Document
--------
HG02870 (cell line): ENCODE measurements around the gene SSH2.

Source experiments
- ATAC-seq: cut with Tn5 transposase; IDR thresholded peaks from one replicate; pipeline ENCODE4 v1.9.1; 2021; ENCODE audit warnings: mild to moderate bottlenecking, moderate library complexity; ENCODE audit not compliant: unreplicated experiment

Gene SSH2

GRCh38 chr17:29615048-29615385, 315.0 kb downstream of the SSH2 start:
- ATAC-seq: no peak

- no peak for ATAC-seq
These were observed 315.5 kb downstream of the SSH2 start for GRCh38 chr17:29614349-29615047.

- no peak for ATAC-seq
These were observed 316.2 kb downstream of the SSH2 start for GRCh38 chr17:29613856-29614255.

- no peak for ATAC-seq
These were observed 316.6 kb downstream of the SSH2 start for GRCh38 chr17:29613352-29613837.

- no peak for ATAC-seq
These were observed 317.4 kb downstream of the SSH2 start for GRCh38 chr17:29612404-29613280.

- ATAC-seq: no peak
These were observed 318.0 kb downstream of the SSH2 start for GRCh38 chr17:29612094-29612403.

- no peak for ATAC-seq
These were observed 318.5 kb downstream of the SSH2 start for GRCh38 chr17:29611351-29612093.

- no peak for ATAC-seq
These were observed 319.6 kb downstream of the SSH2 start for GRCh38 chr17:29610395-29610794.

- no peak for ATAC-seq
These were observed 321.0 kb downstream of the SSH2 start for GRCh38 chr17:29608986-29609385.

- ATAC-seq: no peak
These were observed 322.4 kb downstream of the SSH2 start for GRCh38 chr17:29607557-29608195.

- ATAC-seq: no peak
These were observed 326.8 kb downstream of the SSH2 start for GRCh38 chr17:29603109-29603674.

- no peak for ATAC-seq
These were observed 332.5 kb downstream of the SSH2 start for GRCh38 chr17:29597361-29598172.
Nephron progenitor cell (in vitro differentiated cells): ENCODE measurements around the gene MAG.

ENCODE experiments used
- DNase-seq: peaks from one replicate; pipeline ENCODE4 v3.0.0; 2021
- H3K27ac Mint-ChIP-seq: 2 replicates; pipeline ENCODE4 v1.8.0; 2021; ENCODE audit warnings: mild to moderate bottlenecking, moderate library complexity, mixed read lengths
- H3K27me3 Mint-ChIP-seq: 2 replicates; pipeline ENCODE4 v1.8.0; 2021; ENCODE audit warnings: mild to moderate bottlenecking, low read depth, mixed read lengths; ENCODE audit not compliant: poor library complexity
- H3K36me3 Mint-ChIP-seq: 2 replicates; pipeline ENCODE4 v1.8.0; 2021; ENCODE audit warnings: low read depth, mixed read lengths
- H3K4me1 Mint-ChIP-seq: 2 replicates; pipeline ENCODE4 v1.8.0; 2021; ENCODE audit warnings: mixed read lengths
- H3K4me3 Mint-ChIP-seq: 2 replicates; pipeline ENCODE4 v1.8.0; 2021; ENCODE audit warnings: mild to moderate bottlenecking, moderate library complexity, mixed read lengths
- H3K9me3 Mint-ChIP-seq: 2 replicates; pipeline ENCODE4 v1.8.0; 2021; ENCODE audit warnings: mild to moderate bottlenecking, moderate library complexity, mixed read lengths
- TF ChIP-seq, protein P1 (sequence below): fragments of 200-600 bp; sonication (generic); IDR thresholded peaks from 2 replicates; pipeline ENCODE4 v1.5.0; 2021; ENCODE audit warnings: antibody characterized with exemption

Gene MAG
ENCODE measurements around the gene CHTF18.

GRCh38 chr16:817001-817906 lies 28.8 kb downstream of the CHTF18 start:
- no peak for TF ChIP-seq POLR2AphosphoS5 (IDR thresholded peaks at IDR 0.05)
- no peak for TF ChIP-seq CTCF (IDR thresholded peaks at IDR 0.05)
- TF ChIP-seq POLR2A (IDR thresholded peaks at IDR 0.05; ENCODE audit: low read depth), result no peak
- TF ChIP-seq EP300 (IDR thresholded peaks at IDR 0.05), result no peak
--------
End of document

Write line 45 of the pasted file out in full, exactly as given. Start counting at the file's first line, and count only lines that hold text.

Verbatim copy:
- TF ChIP-seq EP300 (IDR thresholded peaks at IDR 0.05), result no peak